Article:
Tuesday, December 7, 2010

Patt Morrison for Wednesday, December 8, 2010


Wednesday, December 8, 2010

1-3 p.m.





1:06 – 1:39




1:41 – 1:58:30

Can you hear Charles Manson now? How cell phones, and other contraband, find their way into California prisons

So Charles Manson, the infamous Southern California serial killer and former death penalty recipient, got a hold of a cell phone at Corcoran State Prison… how did he do it? And what’s more, how does any inmate manage to sneak countless contraband items into the system? The state prison system, comprised of over 30 facilities across the state, has a big problem on its hands and in its cells – inmates are somehow finding ways to sneak in everything from cell phones, to weapons, to cigarettes and drugs. If these men and women are in high security institutions, how does it happen, how big of a problem is it, and how is the California Department of Corrections and Rehabilitation trying to stop it, or at the very least, minimize it? We take you inside the world of prison contraband…



Lt. Robert Whitford, Investigative Services Unit, California State Prison, Corcoran (where Charles Manson is being held)



CDCR Representative – ONE or the other will join us

Richard Subia, Deputy Director of Adult Institutions, California Department of Corrections and Rehabilitation; founder of the K9 Detection program and Warden's Advisory Group


Terry Thornton, Deputy Press Secretary, California Department of Corrections and Rehabilitation



Anonymous former prisoner, served time in several county facilities and observed cell phone sales being made between guards and inmates

  • Spent several months in two county facilities
  • Says everyone knew how to get a cell phone if they wanted one – usually guards would provide access.
  • Inmates could pay for a one time use - guards would turn their backs to allow them to use their personal phones, or inmates could pay to buy a phone and keep it; both options very expensive and guards would hike up prices when they saw fit
  • If caught, inmates would be reprimanded and often be sent to spend time in the hole




2:06 – 2:30

“Eternal Sunshine of the Spotless Mind” comes to life: will you soon be able to erase bad memories?

Some of the best ideas start as movie plots—in the film “Eternal Sunshine of the Spotless Mind” the two lead characters underwent a process that erased their memories of each other to help heal the wounds of a bad breakup.  Now the idea of memory erasure might become a reality.  While a commercial drug remains far off, scientists have laid a foundation with their discovery that proteins can be removed from the brain’s fear center to erase memories forever.  Sure, people could erase memories of bad relationships or nasty run-ins with their in-laws, but there are even more distressing memories that could be treated:  from soldiers with post-traumatic stress syndrome to victims of childhood abuse, the psychological applications of a memory-erasing drug could prove significant.  There are also significant ethical dilemmas and an argument about whether bad memories are vital to our personal growth and psychological development, no matter how painful they might be.  Is a memory-erasing drug a good idea….and would you consider taking it?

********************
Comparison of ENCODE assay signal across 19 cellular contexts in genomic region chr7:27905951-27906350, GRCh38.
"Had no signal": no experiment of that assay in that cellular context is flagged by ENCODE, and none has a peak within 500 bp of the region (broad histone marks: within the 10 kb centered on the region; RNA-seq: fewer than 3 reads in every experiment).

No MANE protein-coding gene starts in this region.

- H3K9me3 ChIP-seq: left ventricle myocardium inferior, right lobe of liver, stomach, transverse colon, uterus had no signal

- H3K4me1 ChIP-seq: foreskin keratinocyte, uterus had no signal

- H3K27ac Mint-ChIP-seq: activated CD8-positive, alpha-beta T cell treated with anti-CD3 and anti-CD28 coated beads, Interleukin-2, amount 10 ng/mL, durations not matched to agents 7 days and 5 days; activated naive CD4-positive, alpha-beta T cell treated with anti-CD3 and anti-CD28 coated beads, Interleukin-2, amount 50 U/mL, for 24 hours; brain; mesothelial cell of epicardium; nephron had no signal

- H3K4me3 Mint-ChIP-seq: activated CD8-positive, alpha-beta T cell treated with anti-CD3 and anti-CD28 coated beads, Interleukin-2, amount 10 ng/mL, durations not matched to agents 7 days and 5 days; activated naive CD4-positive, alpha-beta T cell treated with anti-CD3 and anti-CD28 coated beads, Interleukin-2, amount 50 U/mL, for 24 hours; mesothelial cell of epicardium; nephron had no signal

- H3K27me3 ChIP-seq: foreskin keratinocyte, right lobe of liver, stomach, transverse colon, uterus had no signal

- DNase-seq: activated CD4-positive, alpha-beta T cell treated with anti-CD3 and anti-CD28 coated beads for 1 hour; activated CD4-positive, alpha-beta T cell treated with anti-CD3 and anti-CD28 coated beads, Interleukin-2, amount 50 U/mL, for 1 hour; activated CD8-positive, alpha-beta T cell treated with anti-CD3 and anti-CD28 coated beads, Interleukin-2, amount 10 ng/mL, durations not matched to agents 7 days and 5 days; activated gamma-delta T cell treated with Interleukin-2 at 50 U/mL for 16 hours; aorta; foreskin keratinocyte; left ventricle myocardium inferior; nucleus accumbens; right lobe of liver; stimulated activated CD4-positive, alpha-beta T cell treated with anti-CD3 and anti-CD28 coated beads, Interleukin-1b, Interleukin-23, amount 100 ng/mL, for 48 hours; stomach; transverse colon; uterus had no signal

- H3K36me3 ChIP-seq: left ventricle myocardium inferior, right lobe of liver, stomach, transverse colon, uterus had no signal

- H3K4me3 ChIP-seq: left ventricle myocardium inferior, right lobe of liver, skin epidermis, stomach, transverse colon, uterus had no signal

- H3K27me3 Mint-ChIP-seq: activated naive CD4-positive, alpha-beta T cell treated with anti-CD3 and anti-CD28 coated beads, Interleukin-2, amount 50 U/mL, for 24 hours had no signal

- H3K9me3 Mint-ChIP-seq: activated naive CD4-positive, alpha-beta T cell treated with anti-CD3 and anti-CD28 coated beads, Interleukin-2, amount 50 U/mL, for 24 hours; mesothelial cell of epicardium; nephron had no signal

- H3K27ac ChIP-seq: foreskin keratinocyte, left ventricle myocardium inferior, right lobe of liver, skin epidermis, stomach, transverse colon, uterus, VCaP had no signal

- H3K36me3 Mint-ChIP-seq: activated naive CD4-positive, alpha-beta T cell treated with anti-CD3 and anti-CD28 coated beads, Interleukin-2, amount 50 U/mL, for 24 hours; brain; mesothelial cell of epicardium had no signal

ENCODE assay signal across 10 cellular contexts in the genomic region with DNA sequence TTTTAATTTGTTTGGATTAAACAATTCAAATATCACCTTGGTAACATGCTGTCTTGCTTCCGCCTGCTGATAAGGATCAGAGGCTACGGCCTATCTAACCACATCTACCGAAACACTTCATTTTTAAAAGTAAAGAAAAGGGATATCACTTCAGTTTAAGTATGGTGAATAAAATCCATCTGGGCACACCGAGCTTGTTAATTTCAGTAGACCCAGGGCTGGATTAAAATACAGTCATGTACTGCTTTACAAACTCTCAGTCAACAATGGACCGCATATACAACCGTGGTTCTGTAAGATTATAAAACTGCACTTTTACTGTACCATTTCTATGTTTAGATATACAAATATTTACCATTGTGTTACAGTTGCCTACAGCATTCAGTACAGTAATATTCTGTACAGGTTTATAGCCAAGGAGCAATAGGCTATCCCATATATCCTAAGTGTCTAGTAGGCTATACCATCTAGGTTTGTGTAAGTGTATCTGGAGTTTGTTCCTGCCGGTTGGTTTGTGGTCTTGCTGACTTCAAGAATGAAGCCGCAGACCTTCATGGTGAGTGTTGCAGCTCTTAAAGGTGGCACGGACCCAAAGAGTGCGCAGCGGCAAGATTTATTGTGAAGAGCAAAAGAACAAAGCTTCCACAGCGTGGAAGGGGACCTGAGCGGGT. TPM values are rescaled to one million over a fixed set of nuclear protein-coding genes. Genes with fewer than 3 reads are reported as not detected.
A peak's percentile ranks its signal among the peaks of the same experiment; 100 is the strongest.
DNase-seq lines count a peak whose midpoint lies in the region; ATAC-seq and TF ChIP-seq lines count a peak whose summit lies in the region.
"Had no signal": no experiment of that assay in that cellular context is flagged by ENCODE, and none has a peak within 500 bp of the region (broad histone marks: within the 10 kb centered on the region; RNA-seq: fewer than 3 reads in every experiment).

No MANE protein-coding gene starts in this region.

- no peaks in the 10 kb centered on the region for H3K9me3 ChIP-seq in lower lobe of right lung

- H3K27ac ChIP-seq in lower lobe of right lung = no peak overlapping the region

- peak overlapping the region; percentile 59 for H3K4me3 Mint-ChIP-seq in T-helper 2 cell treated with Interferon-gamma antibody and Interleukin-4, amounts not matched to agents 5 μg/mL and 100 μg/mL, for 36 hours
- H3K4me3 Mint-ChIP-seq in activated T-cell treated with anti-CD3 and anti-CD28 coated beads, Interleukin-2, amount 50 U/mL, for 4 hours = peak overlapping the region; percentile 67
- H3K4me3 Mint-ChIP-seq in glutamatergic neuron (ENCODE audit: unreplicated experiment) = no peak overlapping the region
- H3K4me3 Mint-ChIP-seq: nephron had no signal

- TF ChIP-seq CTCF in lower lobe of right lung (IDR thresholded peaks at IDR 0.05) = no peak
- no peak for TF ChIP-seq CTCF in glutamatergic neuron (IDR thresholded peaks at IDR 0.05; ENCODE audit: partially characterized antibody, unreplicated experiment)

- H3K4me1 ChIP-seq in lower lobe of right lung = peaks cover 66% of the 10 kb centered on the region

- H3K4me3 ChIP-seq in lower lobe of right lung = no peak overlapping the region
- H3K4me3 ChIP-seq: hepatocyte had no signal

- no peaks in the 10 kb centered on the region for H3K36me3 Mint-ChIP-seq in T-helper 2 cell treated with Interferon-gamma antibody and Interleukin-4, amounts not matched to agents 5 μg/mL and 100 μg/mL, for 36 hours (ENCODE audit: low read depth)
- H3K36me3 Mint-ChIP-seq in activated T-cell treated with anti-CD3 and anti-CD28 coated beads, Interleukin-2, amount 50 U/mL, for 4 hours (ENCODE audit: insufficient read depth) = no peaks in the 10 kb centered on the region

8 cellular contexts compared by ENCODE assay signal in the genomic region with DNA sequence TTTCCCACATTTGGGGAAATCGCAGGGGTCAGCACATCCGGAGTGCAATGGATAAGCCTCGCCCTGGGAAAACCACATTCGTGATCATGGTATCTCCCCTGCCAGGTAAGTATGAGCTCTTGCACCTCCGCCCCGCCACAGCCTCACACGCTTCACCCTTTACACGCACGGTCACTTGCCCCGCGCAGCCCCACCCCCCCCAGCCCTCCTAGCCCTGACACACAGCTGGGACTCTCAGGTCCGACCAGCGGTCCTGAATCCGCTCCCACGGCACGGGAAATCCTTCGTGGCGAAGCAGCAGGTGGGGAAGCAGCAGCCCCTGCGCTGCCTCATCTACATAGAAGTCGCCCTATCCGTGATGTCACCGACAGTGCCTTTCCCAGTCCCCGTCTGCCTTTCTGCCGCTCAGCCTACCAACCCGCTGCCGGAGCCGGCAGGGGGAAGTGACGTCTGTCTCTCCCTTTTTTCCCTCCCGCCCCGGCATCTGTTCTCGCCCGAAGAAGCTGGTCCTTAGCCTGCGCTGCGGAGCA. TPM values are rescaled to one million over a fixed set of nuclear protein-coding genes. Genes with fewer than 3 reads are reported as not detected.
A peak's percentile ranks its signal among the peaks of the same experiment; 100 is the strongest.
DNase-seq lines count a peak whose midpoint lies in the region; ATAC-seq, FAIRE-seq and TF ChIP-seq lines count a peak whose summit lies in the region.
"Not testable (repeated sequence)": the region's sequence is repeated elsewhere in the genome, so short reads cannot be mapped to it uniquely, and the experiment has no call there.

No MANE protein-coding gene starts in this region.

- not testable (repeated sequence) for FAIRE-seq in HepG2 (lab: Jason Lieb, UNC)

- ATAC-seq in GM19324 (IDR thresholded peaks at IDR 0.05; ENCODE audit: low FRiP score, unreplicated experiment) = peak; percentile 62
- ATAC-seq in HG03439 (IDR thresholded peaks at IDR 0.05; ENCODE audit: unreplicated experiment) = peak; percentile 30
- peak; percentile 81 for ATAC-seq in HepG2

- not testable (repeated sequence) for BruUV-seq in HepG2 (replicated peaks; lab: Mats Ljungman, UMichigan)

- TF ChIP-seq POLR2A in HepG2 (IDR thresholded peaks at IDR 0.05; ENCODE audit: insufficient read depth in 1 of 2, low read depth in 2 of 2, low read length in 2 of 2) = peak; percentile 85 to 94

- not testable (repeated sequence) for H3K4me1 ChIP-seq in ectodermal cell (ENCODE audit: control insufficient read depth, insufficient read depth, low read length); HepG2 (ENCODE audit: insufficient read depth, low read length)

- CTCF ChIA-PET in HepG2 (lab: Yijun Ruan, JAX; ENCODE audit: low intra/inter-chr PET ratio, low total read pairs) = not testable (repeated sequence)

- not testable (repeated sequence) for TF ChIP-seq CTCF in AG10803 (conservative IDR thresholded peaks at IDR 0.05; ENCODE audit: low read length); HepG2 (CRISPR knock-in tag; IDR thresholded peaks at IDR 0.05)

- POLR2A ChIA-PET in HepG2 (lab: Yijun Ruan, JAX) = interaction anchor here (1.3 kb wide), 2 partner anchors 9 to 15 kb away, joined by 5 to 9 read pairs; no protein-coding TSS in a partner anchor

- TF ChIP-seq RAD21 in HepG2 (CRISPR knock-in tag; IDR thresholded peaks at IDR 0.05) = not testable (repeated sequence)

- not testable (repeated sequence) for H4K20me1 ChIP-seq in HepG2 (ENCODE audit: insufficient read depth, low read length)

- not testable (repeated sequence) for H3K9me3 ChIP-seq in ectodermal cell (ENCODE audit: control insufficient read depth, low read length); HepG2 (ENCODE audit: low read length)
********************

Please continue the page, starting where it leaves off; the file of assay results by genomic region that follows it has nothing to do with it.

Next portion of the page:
Richard L. Huganir, professor and chair of neuroscience in the Johns Hopkins School of Medicine




2:30 – 2:39




2:41 – 2:58:30

Los Angeles County libraries feel the budget crunch

Are public libraries worth saving? The fact that the question is even being asked is alarming, considering only a fraction of a library’s contents are online, but it’s becoming an increasingly necessary one to ask.  The Los Angeles County Library system is staring down a 22-million dollar deficit per year over the next decade and is shopping around some unsavory solutions.  So far the system has cut costs by reducing part-time staff and days of operation, some to just four days a week, but that was just to close this year’s 8-million dollar deficit.  Looking ahead, the County Library System is proposing a property tax hike measure on the March ballot but voters in Ventura rejected a similar option to raise their city’s sales tax by half a cent, which shut down their most popular branch last year.  The system continues to be dealt blows by cities like Santa Clarita, which this year decided to divorce its three libraries from county management and hand them over to a private company. Patt talks with the county librarian about what solutions are on the table and takes your questions about your own local libraries.



Margaret Donnellan Todd, Los Angeles County Librarian




Jonathan Serviss

Producer, Patt Morrison Program

Southern California Public Radio

NPR Affiliate for Los Angeles

89.3 KPCC-FM | 89.1 KUOR-FM | 90.3 KPCV-FM

626.583.5171, office

415.497.2131, mobile

jserviss@kpcc.org / jserviss@scpr.org



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